As a teenager, volunteering was a big part of my life. At the age of thirteen, I was intrigued by my local Boys and Girls Club’s Youth Council. I had already attended the after-school program at the Boys and Girls Club of Dawson (where my mother was a tutor) as well as two summers in their summer day camp, so I was already very familiar with the club on a whole.
My best friend and I were so excited to join the Youth Council together, especially because there was a National Youth Conference that year. The conferences were the highlight of my time on the Youth Council: they occurred once every two years in May, and for a week, we would travel to another city in Canada to meet other youth, learn valuable leadership and interpersonal skills, listen in on keynote speakers and participate in cultural events. We also got the opportunity to network, see a new province and gain so much experience.
These conferences weren’t free, so our team often fundraised a portion of the money. My most memorable fundraisers were a Bowl-A-Thon and a car wash, which were quite successful and loads of fun. Throughout my teenage years, I was not only elected President of the Youth Council but was also fortunate enough to participate in four conferences in Toronto, Kamloops, Winnipeg and Ottawa. On one of the off years, my team decided to take a trip to Boston, which was just as fun.
Not only did the Youth Council have to fundraise, but we were also expected to maintain a positive and model image in the community. We volunteered a lot (I mean, a LOT) of our time at events such as dances, blood drives, open houses and presentations. As an International Baccalaureate student in high school for some time, I needed a certain amount of volunteer hours per year, and I always surpassed my hours, sometimes with only one or two events at the community centre.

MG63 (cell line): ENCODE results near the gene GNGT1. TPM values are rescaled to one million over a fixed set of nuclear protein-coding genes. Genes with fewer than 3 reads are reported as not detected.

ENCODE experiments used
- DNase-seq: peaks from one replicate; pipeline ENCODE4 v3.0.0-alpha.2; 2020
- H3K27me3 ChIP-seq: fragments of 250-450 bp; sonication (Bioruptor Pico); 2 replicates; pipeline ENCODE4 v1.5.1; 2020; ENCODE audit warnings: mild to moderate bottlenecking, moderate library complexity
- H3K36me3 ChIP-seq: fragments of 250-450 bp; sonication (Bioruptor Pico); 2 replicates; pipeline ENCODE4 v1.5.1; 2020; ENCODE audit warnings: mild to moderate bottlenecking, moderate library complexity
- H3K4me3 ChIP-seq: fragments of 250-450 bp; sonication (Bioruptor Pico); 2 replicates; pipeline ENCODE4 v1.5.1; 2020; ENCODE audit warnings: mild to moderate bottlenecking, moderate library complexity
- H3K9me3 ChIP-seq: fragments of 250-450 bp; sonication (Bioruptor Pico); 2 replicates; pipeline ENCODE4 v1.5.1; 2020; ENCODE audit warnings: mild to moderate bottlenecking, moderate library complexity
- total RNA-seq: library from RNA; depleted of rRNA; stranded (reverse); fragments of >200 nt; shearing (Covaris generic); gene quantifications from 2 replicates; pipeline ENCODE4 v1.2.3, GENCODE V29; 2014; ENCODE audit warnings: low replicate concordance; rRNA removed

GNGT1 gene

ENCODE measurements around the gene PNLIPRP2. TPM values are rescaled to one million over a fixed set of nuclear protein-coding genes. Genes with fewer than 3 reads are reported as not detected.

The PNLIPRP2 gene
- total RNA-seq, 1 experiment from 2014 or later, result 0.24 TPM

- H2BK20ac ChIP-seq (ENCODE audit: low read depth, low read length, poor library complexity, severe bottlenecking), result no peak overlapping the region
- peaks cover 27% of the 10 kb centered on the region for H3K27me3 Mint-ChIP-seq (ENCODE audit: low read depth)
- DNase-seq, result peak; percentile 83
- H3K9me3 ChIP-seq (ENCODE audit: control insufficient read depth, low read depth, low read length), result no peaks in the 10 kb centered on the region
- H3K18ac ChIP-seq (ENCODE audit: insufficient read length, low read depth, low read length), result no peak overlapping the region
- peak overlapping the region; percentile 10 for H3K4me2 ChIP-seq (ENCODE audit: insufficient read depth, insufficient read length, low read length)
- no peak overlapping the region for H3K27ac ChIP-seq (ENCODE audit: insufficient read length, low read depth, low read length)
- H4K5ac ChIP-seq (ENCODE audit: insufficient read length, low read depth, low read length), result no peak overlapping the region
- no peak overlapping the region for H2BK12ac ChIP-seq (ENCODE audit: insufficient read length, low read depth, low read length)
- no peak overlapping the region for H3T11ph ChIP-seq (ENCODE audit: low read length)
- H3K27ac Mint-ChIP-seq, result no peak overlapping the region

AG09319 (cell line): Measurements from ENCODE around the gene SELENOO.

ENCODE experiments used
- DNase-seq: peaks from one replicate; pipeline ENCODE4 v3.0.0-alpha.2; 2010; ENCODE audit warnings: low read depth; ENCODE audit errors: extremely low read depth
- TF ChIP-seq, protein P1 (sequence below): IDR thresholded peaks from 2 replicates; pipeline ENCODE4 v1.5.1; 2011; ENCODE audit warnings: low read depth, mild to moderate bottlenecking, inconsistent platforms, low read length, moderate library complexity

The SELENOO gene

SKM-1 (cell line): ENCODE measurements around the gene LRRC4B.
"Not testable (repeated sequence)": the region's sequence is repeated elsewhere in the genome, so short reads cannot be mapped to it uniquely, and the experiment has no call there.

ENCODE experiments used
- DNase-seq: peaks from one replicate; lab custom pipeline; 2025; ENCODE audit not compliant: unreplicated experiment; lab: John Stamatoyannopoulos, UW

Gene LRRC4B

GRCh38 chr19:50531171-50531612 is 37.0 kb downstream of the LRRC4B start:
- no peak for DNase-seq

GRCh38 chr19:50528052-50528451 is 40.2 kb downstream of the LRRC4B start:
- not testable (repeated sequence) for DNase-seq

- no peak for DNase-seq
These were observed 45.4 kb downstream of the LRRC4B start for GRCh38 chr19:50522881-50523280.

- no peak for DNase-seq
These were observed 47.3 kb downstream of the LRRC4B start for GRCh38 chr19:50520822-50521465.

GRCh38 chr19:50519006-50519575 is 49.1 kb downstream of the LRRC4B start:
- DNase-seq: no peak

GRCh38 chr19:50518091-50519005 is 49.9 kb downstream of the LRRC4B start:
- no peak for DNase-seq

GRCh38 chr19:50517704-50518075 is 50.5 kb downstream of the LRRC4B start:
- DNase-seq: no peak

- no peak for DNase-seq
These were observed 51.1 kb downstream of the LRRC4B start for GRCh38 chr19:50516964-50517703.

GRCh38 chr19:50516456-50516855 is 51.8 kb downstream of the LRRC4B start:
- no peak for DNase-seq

Being on the Youth Council and a member at the Boys and Girls Club didn’t just entail volunteer work and a conference. I was given the opportunity to job shadow on Parliament Hill in 2013, where I got to follow Members of Parliament in their day to day lives (I watched then-MP Justin Trudeau up close in Question Period and I had lunch with MP Mylène Freeman, which was so cool). I was also featured on Breakfast Television Montreal in 2013, where I delivered the weather report as part of Rogers Youth Education Day. As a member of Rogers Raising the Grade, I was also featured in the Boys and Girls Club magazine, with a whole page dedicated to my headshot.
When I was no longer considered a youth – and believe me, I stretched it – I had not only dedicated six years to the Youth Council, but I had participated in human rights projects and a girls group, as well as accumulated almost $6,000 in scholarships from the Boys and Girls Club of Canada and their partners. All this work just set the foundation for what I continued to do in my life. Upon entering university, I had a much heavier course load than I had encountered in both high school and CEGEP. Still, I dedicated my time to my sorority, where I not only both fundraised and volunteered for our philanthropy events, but currently serve on the Leadership Team. I am also the President of my school’s Her Campus chapter, and I spent last summer volunteering at Concordia Stingers games and promoting their events.
None of my volunteering ever felt like “work”. Sometimes the days were long, but they were always so worth it. My parents have always been big believers in giving back, so I guess it was just natural for me!I can never thank my volunteer experiences enough, because I feel like they helped shape the person I am today. It led me to want to give back more when I can and it presented me with unimaginable opportunities that have been some of the best experiences of my life.